Why you should care

With the voluminous media coverage of Open AI’s drama, you likely will see pushback on generative AI. In my social feeds, many marketers say they’re tired of the corporate soap opera that is irrelevant to their work.

They are half right. What Sam said and how Ilya responded, heart emojis, and how much the Twitch guy got for three days of work are fodder for the Netflix series sure to emerge. (Robert’s money is on Michael Cera starring.)

They’re wrong about its relevance to marketing. They must be experiencing attentional bias – paying more attention to some elements of the big event and ignoring others. OpenAI’s struggle is entertaining, no doubt. You’re glued to the drama. But understanding what happened with the events directly relates to your ability to manage similar ones successfully. That’s the part you need to get right.

Want more content marketing tips, insights, and examples? Subscribe to workday or weekly emails from CMI.


Cover image by Joseph Kalinowski/Content Marketing Institute

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The Complete Guide to Becoming an Authentic Thought Leader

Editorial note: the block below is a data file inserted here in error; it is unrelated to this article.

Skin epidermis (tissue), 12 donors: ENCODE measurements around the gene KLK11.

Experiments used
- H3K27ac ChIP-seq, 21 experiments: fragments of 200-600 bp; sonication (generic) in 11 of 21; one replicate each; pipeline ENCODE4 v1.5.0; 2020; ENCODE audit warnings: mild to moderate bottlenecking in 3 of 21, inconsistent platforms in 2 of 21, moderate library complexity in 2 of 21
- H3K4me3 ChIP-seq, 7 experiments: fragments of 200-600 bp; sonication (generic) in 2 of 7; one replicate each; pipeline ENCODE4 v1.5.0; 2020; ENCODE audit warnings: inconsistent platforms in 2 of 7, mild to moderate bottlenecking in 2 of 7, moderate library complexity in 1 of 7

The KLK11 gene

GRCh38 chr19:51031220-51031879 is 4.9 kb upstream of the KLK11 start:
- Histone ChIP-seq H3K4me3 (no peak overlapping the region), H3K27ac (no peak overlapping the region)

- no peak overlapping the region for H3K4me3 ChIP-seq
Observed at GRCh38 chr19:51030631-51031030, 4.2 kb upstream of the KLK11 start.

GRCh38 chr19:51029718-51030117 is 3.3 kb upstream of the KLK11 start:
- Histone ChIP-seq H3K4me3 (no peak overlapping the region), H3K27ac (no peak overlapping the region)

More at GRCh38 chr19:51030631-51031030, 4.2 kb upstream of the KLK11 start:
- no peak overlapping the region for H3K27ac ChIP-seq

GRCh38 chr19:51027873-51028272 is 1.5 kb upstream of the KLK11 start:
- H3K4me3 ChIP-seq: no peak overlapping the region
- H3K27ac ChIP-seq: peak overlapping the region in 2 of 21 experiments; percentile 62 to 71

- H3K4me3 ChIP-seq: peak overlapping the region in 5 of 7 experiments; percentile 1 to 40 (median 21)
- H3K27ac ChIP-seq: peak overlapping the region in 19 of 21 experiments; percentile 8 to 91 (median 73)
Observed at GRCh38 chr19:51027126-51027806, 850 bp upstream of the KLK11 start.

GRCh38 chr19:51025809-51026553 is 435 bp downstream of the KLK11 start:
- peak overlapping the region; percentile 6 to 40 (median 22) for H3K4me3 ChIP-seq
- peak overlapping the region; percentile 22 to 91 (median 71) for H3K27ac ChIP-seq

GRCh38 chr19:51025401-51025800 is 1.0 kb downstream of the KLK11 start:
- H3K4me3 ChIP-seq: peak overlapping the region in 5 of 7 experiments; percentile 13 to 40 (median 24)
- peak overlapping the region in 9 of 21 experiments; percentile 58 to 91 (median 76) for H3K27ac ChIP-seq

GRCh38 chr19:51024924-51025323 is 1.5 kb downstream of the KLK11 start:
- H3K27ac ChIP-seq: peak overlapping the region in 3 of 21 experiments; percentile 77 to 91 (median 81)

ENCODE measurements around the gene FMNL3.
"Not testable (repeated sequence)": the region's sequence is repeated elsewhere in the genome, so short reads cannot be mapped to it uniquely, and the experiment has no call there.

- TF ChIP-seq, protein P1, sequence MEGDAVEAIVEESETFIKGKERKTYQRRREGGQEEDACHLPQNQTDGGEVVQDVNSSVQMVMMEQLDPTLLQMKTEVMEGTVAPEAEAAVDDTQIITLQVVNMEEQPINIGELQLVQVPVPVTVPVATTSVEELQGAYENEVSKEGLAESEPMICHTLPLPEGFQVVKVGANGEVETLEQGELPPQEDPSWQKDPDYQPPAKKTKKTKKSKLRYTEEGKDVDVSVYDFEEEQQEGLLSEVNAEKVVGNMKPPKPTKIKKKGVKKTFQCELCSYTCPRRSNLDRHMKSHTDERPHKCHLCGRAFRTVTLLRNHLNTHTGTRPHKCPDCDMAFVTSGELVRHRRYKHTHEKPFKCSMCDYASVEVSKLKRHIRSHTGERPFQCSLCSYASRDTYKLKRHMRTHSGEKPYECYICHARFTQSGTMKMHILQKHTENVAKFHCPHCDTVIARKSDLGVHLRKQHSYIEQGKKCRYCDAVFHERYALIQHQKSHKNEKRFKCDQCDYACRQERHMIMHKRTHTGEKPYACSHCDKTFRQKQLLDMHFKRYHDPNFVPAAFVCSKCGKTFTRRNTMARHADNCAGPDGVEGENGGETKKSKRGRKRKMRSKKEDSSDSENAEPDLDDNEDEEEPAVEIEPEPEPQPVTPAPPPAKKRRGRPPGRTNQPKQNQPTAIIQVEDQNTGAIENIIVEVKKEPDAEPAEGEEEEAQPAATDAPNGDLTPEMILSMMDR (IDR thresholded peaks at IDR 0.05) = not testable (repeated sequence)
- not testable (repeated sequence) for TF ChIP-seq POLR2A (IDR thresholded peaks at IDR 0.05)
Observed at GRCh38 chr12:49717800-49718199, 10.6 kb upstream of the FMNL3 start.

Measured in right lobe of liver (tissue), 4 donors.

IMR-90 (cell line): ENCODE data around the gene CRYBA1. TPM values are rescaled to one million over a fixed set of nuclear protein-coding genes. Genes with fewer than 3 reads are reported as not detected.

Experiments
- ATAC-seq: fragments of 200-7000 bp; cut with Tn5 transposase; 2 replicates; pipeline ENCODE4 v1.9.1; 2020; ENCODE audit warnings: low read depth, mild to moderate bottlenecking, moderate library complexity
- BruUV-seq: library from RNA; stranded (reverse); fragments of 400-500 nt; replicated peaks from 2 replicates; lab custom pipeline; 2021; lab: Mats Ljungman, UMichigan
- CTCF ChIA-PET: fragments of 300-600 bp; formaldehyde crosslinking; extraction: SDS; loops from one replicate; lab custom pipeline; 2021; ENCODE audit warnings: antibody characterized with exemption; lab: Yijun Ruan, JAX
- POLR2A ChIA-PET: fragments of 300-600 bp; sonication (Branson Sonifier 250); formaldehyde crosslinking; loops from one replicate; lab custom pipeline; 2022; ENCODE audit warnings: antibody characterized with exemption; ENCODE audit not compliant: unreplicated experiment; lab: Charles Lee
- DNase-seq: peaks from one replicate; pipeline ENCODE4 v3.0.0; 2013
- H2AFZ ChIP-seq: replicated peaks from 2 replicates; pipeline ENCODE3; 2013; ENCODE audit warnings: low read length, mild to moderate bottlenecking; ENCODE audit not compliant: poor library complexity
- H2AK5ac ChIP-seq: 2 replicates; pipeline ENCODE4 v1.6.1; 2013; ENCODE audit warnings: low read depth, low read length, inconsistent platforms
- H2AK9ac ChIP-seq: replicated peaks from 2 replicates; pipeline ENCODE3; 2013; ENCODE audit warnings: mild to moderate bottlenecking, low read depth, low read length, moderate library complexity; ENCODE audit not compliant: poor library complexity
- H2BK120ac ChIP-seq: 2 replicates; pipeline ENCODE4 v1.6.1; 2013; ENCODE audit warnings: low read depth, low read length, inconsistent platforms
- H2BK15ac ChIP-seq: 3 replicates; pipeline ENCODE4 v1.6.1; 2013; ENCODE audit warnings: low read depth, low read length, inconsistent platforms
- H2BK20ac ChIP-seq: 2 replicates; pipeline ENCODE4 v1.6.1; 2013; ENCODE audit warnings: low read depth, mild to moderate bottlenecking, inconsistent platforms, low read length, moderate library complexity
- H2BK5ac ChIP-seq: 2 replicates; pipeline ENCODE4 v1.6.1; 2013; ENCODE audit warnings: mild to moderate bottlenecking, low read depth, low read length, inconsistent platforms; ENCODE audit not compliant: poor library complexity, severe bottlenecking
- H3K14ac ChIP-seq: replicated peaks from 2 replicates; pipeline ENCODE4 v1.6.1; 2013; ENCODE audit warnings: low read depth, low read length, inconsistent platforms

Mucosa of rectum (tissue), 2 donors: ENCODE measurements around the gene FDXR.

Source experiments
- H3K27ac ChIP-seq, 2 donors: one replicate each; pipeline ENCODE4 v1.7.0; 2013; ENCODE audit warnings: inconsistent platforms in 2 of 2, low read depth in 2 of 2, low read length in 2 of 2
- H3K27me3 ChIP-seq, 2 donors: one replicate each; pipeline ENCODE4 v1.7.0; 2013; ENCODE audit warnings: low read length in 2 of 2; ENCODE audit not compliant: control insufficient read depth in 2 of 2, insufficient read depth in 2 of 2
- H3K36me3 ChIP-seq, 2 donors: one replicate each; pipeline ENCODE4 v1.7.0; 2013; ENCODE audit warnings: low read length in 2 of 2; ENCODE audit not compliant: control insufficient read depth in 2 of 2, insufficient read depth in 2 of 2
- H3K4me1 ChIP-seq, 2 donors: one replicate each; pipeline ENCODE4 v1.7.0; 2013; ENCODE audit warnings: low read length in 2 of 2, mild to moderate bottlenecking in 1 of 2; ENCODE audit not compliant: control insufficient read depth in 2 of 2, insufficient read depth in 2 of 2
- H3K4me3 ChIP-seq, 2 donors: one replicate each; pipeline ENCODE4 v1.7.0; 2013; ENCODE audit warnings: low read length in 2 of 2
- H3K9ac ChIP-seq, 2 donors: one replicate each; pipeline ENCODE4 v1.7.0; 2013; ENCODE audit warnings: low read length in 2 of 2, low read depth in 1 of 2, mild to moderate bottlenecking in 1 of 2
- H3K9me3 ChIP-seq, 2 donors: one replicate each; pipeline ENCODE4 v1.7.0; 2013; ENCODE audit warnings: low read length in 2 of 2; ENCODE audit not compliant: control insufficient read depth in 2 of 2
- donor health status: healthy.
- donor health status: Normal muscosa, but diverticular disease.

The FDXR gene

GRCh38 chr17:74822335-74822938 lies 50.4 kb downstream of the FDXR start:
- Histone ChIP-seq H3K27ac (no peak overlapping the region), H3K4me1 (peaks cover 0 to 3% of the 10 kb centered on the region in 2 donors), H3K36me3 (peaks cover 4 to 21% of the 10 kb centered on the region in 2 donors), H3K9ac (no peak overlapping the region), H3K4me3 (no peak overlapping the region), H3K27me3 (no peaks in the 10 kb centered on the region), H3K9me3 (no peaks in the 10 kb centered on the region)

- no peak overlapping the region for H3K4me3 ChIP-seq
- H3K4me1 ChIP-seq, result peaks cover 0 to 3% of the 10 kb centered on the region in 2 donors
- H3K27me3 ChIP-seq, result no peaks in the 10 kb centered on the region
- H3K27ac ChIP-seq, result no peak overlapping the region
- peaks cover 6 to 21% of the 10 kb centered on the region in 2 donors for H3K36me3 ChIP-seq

The Complete Guide to Becoming an Authentic Thought Leader

Introduce your processes: If you’ve streamlined a particular process, share it. It could be the solution someone else is looking for.

Jump on trends and news: If there’s a hot topic or emerging trend, offer your unique perspective.

Share industry insights: Attended a webinar or podcast that offered valuable insights. Summarize the key takeaways and how they can be applied.

Share your successes: Write about strategies that have worked exceptionally well for you. Your audience will appreciate the proven advice. For example, I shared the process I used to help a former client rank for a keyword with over 2.2 million monthly searches.

Question outdated strategies: If you see a strategy that’s losing steam, suggest alternatives based on your experience and data.

5. Establish communication channels (How)

Once you know who your audience is and what they want to hear, the next step is figuring out how to reach them. Here’s how:

Choose the right platforms: You don’t need to have a presence on every social media platform. Pick two platforms where your audience hangs out and create content for that platform. For example, I’m active on LinkedIn and X because my target audience (SEOs, B2B SaaS, and marketers) is active on these platforms.